- The Washington Times - Sunday, June 6, 2004

Kelley gets real

When reality stared TV maestro David E. Kelley in the face, he blinked.

The creator of “Ally McBeal,” “The Practice” and “L.A. Law,” and an outspoken critic of the reality show genre, is getting into the business himself with a new show following some real-life legal eagles.

Mr. Kelley will executive produce an eight-episode show for NBC featuring eight lawyers competing against one another for a partner position at a law firm.

Says Mr. Kelley: “I remain fascinated by the law, and this will be another franchise set in that arena. This time however, the attorneys, clients and cases will be real.” Mr. Kelley continues, “In success, we should be as enlightening as we are entertaining. In failure, we’ll stink.”

The former Boston lawyer still has some fictional tales to tell. His “Practice” may be ending this season, but its spinoff, “Fleet Street” starring James Spader and William Shatner, is set to debut this fall.

Kiss the ‘Bridezilla’

A new eight-part series from WE:Women’s Entertainment takes a cold, hard look at the creature known as “Bridezilla.”

The network’s new show zooms in on some “extreme” brides as they prepare for the biggest day in their social life. One bride-to-be convinces her fiance to skip buying a house in favor of a really big wedding reception. Another isn’t happy even after her sixth dress fitting.

“Bridezillas,” debuting at 10 tonight, promises temper tantrums and other reality show staples.

Hutton’s ‘Midnight’ run

A college professor has just five days to figure out his own murder in a new miniseries from the Sci Fi Channel debuting tonight.

“5ive Days to Midnight” stars Timothy Hutton as a man who discovers a police file with graphic information about his own death, set to happen in five days. He dismisses the file as fiction at first, but when events begin to echo the information within it he realizes he only has a few days to prevent his own death.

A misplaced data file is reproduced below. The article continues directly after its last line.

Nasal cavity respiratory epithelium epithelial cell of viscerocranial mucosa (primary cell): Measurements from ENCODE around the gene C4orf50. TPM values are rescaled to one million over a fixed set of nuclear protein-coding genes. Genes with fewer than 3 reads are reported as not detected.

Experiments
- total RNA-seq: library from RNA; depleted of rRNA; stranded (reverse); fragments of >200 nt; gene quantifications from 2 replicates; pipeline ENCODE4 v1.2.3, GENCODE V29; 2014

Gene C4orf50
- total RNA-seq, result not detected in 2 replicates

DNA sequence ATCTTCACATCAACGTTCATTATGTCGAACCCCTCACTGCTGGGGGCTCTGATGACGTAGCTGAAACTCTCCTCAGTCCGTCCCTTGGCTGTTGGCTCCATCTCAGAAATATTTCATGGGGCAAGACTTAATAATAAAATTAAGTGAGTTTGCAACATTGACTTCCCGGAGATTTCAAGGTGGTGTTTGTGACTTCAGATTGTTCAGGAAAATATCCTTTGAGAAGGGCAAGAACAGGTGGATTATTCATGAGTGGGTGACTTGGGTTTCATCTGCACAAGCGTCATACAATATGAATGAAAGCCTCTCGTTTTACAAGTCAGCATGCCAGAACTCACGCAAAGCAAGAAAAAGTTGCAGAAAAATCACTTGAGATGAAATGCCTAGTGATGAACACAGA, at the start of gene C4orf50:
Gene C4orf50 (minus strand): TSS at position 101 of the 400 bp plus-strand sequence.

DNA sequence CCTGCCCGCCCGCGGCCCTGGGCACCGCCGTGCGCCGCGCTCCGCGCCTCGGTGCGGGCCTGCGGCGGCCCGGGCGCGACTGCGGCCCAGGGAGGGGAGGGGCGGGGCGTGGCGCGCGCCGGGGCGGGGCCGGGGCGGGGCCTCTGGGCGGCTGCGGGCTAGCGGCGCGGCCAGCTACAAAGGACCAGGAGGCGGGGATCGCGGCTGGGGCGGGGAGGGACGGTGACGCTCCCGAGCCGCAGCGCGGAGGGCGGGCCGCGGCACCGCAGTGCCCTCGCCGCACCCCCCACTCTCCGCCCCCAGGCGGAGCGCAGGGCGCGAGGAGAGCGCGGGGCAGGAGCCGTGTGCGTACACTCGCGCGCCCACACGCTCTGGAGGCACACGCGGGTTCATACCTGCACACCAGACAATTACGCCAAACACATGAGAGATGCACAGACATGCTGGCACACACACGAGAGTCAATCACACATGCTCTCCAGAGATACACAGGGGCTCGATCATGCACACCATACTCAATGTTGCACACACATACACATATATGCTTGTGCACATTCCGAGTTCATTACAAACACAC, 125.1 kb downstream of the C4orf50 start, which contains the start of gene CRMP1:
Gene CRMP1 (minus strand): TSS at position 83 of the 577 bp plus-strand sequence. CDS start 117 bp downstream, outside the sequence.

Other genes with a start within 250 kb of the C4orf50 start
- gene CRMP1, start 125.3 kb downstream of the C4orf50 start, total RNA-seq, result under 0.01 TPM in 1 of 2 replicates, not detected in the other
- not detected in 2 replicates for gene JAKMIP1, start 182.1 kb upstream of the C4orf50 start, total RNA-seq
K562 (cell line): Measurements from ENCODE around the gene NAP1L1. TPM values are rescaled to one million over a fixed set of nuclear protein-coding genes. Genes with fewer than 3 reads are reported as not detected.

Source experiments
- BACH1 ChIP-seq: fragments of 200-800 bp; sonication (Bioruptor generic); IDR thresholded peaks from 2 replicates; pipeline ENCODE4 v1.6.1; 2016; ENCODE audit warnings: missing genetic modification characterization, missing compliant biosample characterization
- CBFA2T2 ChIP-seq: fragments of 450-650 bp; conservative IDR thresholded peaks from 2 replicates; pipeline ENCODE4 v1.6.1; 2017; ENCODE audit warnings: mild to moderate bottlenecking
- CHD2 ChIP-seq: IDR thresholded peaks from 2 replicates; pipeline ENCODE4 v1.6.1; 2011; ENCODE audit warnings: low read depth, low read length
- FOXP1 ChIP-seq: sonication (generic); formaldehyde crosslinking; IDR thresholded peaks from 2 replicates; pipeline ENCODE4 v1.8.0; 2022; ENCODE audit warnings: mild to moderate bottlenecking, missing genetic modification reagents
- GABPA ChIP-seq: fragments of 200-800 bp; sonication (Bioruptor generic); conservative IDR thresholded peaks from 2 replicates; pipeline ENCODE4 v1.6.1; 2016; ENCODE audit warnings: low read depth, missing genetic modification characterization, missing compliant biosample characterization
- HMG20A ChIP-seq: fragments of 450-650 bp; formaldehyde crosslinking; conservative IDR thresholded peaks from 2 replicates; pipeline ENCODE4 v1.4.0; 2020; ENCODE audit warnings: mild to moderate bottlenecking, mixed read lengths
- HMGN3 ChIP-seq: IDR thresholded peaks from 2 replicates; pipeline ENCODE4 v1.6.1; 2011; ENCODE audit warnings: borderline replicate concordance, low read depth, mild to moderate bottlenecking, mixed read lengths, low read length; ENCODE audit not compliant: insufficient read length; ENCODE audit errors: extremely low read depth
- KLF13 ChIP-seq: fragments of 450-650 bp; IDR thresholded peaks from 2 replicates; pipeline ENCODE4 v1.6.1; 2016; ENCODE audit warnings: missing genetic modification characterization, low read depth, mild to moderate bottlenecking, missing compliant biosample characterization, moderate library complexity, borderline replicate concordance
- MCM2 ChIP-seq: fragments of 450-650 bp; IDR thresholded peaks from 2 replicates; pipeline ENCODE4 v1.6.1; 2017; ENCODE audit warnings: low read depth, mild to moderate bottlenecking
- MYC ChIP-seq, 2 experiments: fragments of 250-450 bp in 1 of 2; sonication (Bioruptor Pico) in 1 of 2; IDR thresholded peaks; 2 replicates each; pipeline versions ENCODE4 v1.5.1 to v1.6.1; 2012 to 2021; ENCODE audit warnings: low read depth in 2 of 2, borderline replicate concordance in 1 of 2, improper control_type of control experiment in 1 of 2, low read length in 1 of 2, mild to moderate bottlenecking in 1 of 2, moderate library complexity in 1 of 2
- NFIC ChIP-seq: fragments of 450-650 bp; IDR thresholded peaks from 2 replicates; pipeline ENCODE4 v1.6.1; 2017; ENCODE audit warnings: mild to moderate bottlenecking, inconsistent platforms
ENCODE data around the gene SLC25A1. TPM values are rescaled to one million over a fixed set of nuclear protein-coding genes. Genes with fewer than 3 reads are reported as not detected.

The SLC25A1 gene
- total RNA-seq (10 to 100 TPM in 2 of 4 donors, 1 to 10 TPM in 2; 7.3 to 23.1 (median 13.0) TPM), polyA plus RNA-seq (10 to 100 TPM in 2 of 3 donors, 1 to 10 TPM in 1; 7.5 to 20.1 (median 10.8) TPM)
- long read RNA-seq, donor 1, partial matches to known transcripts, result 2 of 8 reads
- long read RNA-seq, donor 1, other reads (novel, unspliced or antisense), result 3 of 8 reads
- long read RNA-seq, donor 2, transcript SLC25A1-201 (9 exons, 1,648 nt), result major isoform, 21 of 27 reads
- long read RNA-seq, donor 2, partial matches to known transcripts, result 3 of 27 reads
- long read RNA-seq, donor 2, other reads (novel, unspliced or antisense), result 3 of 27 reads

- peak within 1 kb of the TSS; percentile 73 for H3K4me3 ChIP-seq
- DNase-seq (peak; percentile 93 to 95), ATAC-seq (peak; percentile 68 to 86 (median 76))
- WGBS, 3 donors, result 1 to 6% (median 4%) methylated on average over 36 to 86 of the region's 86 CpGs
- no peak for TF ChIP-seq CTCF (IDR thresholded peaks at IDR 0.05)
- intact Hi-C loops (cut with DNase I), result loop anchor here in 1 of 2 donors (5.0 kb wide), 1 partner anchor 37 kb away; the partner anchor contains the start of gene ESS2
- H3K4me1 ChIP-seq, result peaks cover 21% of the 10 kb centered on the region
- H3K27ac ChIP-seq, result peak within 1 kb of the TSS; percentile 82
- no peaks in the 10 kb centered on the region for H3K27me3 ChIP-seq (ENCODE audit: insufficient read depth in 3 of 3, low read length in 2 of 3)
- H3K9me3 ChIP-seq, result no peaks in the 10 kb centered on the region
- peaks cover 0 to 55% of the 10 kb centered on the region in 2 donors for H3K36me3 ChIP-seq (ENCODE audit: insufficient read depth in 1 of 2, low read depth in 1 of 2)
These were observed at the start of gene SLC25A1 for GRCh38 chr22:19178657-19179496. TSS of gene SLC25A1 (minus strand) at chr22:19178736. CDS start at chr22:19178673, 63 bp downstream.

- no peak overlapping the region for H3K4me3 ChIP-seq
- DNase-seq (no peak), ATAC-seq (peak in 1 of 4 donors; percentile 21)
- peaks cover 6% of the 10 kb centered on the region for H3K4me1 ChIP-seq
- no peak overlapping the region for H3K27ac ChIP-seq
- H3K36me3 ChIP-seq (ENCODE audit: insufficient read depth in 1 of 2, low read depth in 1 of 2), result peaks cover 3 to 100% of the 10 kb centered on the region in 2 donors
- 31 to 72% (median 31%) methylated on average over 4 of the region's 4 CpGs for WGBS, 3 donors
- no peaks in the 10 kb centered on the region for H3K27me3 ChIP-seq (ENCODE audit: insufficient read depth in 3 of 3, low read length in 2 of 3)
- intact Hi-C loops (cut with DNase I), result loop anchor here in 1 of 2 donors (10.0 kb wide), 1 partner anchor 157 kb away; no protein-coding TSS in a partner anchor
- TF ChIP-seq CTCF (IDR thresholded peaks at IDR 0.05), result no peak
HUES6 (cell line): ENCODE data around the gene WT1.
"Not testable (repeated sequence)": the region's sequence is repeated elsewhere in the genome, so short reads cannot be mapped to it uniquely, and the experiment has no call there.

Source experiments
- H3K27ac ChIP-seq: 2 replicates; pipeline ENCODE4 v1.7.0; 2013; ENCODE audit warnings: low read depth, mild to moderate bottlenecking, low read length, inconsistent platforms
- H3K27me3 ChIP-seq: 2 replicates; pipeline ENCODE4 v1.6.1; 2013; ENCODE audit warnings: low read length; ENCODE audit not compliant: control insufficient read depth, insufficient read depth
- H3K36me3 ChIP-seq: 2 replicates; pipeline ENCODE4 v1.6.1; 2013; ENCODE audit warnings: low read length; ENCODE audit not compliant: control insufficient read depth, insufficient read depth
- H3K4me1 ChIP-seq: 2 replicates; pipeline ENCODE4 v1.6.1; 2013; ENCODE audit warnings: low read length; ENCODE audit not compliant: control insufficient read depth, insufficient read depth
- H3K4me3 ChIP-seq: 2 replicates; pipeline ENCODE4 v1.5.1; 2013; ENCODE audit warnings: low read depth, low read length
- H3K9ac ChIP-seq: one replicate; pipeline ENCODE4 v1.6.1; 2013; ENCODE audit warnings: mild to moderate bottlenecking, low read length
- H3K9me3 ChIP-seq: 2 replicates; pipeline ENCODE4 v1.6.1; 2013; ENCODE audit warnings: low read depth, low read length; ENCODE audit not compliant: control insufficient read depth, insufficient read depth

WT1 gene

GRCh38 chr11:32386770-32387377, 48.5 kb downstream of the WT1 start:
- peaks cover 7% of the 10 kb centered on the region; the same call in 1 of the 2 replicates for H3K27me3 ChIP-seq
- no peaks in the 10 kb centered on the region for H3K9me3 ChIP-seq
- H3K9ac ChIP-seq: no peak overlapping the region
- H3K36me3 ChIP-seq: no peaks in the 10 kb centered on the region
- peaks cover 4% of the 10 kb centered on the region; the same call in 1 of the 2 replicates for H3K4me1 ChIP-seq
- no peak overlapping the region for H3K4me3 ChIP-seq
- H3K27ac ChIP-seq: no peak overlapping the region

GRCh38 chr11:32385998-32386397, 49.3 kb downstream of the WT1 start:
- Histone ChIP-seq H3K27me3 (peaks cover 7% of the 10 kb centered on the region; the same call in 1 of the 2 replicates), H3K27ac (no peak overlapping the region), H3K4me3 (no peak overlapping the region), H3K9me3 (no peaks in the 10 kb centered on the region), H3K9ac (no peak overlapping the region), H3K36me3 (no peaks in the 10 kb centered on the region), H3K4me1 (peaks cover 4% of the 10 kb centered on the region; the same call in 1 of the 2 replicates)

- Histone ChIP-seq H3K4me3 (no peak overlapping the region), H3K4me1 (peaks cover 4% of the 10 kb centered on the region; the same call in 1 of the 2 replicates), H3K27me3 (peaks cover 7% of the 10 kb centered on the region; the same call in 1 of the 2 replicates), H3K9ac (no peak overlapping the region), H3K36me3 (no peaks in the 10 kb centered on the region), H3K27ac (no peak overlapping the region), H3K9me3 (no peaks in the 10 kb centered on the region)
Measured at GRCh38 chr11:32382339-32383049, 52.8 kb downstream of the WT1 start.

Mr. Hutton previously starred in “The Dark Half,” “Beautiful Girls” and 1980’s “Ordinary People,” the latter turn earning him the best supporting actor Oscar.

“Midnight” debuts at 9 p.m., with subsequent hourlong installments airing at the same time tomorrow, Wednesday and Thursday.

Ties’ tyke busted

E! Online

Ex-“Family Ties” co-star Brian Bonsall was arrested May 28 on drunken-driving charges in his hometown of Boulder, Colo., police there said.

Mr. Bonsall, now 22, was stopped after an officer watched him pull over his Chevrolet SUV to the side of the road, let his passenger throw up out the window, and then return to traffic, said Sgt. Kurt Matthews of the Boulder Police Department. Mr. Bonsall was booked on suspicion of driving under the influence and driving with a suspended license.

When police asked Mr. Bonsall how much he’d been drinking, he reportedly replied, “Plenty.” When asked to be more specific, he reportedly said, a “half-pint of Jim Beam.”

Sgt. Matthews said police didn’t recognize Mr. Bonsall as Michael J. Fox’s TV kid brother from NBC’s “Family Ties” sitcom where he played a preschooler from 1986 to 1989.

A court hearing is scheduled for July 19.

French connection

Comcast digital subscribers can get a decidedly French view on life thanks to a new channel available a la carte.

France’s TV5 is now part of Comcast’s digital lineup for $9.95 a month, providing a schedule full of news, sports and cinema for the Francophile in us all.

The timing might seem poor, given strained relations between the United States and France in recent months, but the deal has been in the works for more than a year, TV5 officials say.

“It seemed quite logical for a world channel to be broadcast in the capital of the United States,” said Serge Adda, president of TV5, during a visit to the District last week to talk television.

Speaking through an interpreter, Mr. Adda said the District’s “cosmopolitan” makeup, strong international contingent and ties to the World Bank make it a snug fit from a marketing point of view.

The channel, which includes 22 daily newscasts from France, Belgium, Switzerland and Canada, already is broadcast via Time Warner, Cox and Adelphia cable systems in other U.S. cities.

Worldwide, TV5 is seen by 147 million subscribers, the network says.

TV5 averages up to three hours of subtitled content a day, a figure Mr. Adda said will be increasing in the coming months.

No one channel can bridge the divide between the United States and France, but he says one of the channel’s missions is to improve understanding between the two cultures.

“We want to be a good representative for what cultural diversity is all about,” he says.

And, he adds, the channel will add “the French touch” to the U.S. cable landscape. When asked to expand on the phrase, he smiled with a twinkle as if to say it couldn’t be defined.

One item he could elaborate on was reality television — albeit abbreviated.

“There won’t be reality television on TV5,” he said.

Compiled by Christian Toto from staff and wire reports.

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